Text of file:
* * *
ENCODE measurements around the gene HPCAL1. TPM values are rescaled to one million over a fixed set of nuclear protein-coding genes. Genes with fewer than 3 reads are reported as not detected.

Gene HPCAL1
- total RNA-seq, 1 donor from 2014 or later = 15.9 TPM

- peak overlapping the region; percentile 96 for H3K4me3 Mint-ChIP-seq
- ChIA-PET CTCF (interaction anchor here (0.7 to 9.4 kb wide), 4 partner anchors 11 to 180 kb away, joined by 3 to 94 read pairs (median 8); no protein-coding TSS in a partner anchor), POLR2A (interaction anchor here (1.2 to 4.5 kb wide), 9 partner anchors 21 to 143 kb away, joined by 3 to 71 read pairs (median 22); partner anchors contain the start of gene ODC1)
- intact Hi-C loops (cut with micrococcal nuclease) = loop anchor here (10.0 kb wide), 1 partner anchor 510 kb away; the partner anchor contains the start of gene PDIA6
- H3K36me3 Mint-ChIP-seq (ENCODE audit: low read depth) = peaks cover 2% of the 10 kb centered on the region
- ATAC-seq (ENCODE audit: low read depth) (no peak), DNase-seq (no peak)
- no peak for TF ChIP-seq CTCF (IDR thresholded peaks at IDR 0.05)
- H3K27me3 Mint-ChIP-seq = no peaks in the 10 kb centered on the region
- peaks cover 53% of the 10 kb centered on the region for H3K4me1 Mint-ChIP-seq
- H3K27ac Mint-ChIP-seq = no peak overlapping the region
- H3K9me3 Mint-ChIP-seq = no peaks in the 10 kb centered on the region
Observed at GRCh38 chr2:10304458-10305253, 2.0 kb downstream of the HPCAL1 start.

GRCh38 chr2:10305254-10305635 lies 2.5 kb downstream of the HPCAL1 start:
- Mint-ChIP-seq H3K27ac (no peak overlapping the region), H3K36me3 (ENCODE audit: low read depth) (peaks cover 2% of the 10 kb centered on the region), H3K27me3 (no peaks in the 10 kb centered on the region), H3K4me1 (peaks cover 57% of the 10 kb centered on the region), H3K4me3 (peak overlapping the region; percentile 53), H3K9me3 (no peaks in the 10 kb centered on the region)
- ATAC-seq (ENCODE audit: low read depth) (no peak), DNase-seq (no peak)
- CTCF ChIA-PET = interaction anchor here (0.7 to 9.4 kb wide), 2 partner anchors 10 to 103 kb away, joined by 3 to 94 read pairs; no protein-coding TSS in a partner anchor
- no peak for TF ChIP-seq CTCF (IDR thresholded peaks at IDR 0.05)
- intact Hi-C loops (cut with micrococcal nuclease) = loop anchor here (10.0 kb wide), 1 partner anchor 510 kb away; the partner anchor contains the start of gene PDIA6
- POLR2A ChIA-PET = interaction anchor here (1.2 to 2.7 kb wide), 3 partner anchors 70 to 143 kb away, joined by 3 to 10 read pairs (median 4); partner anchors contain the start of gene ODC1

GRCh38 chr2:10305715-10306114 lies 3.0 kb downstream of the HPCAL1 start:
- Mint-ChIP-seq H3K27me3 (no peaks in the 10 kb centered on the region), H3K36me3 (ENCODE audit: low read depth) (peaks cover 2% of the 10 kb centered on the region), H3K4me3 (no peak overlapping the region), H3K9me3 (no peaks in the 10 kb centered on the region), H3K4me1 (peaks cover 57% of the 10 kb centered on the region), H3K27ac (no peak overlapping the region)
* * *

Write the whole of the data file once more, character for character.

ENCODE measurements around the gene HPCAL1. TPM values are rescaled to one million over a fixed set of nuclear protein-coding genes. Genes with fewer than 3 reads are reported as not detected.

Gene HPCAL1
- total RNA-seq, 1 donor from 2014 or later = 15.9 TPM

- peak overlapping the region; percentile 96 for H3K4me3 Mint-ChIP-seq
- ChIA-PET CTCF (interaction anchor here (0.7 to 9.4 kb wide), 4 partner anchors 11 to 180 kb away, joined by 3 to 94 read pairs (median 8); no protein-coding TSS in a partner anchor), POLR2A (interaction anchor here (1.2 to 4.5 kb wide), 9 partner anchors 21 to 143 kb away, joined by 3 to 71 read pairs (median 22); partner anchors contain the start of gene ODC1)
- intact Hi-C loops (cut with micrococcal nuclease) = loop anchor here (10.0 kb wide), 1 partner anchor 510 kb away; the partner anchor contains the start of gene PDIA6
- H3K36me3 Mint-ChIP-seq (ENCODE audit: low read depth) = peaks cover 2% of the 10 kb centered on the region
- ATAC-seq (ENCODE audit: low read depth) (no peak), DNase-seq (no peak)
- no peak for TF ChIP-seq CTCF (IDR thresholded peaks at IDR 0.05)
- H3K27me3 Mint-ChIP-seq = no peaks in the 10 kb centered on the region
- peaks cover 53% of the 10 kb centered on the region for H3K4me1 Mint-ChIP-seq
- H3K27ac Mint-ChIP-seq = no peak overlapping the region
- H3K9me3 Mint-ChIP-seq = no peaks in the 10 kb centered on the region
Observed at GRCh38 chr2:10304458-10305253, 2.0 kb downstream of the HPCAL1 start.

GRCh38 chr2:10305254-10305635 lies 2.5 kb downstream of the HPCAL1 start:
- Mint-ChIP-seq H3K27ac (no peak overlapping the region), H3K36me3 (ENCODE audit: low read depth) (peaks cover 2% of the 10 kb centered on the region), H3K27me3 (no peaks in the 10 kb centered on the region), H3K4me1 (peaks cover 57% of the 10 kb centered on the region), H3K4me3 (peak overlapping the region; percentile 53), H3K9me3 (no peaks in the 10 kb centered on the region)
- ATAC-seq (ENCODE audit: low read depth) (no peak), DNase-seq (no peak)
- CTCF ChIA-PET = interaction anchor here (0.7 to 9.4 kb wide), 2 partner anchors 10 to 103 kb away, joined by 3 to 94 read pairs; no protein-coding TSS in a partner anchor
- no peak for TF ChIP-seq CTCF (IDR thresholded peaks at IDR 0.05)
- intact Hi-C loops (cut with micrococcal nuclease) = loop anchor here (10.0 kb wide), 1 partner anchor 510 kb away; the partner anchor contains the start of gene PDIA6
- POLR2A ChIA-PET = interaction anchor here (1.2 to 2.7 kb wide), 3 partner anchors 70 to 143 kb away, joined by 3 to 10 read pairs (median 4); partner anchors contain the start of gene ODC1

GRCh38 chr2:10305715-10306114 lies 3.0 kb downstream of the HPCAL1 start:
- Mint-ChIP-seq H3K27me3 (no peaks in the 10 kb centered on the region), H3K36me3 (ENCODE audit: low read depth) (peaks cover 2% of the 10 kb centered on the region), H3K4me3 (no peak overlapping the region), H3K9me3 (no peaks in the 10 kb centered on the region), H3K4me1 (peaks cover 57% of the 10 kb centered on the region), H3K27ac (no peak overlapping the region)